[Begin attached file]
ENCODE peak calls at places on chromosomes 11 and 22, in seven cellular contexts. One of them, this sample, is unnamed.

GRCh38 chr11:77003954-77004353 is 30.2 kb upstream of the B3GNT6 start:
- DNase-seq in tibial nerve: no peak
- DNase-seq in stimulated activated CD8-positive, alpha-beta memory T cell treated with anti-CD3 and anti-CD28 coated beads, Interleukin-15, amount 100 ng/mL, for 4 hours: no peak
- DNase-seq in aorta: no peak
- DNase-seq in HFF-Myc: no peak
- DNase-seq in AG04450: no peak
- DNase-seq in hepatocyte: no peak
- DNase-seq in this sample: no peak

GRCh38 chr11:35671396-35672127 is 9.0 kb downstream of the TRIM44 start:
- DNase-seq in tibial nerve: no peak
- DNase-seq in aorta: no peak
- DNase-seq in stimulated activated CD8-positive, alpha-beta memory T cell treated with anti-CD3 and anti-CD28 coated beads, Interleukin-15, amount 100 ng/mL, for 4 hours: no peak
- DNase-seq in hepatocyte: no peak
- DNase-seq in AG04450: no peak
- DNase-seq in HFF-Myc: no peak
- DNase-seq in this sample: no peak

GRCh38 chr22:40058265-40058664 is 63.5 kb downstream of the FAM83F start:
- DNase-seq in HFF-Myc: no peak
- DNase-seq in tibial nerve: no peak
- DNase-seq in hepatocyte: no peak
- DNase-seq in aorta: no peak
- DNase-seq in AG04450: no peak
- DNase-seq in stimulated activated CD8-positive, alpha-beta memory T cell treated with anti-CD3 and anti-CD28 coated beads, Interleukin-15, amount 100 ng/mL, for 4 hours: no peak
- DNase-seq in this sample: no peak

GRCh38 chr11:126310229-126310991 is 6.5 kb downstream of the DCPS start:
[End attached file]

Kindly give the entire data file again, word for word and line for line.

ENCODE peak calls at places on chromosomes 11 and 22, in seven cellular contexts. One of them, this sample, is unnamed.

GRCh38 chr11:77003954-77004353 is 30.2 kb upstream of the B3GNT6 start:
- DNase-seq in tibial nerve: no peak
- DNase-seq in stimulated activated CD8-positive, alpha-beta memory T cell treated with anti-CD3 and anti-CD28 coated beads, Interleukin-15, amount 100 ng/mL, for 4 hours: no peak
- DNase-seq in aorta: no peak
- DNase-seq in HFF-Myc: no peak
- DNase-seq in AG04450: no peak
- DNase-seq in hepatocyte: no peak
- DNase-seq in this sample: no peak

GRCh38 chr11:35671396-35672127 is 9.0 kb downstream of the TRIM44 start:
- DNase-seq in tibial nerve: no peak
- DNase-seq in aorta: no peak
- DNase-seq in stimulated activated CD8-positive, alpha-beta memory T cell treated with anti-CD3 and anti-CD28 coated beads, Interleukin-15, amount 100 ng/mL, for 4 hours: no peak
- DNase-seq in hepatocyte: no peak
- DNase-seq in AG04450: no peak
- DNase-seq in HFF-Myc: no peak
- DNase-seq in this sample: no peak

GRCh38 chr22:40058265-40058664 is 63.5 kb downstream of the FAM83F start:
- DNase-seq in HFF-Myc: no peak
- DNase-seq in tibial nerve: no peak
- DNase-seq in hepatocyte: no peak
- DNase-seq in aorta: no peak
- DNase-seq in AG04450: no peak
- DNase-seq in stimulated activated CD8-positive, alpha-beta memory T cell treated with anti-CD3 and anti-CD28 coated beads, Interleukin-15, amount 100 ng/mL, for 4 hours: no peak
- DNase-seq in this sample: no peak

GRCh38 chr11:126310229-126310991 is 6.5 kb downstream of the DCPS start: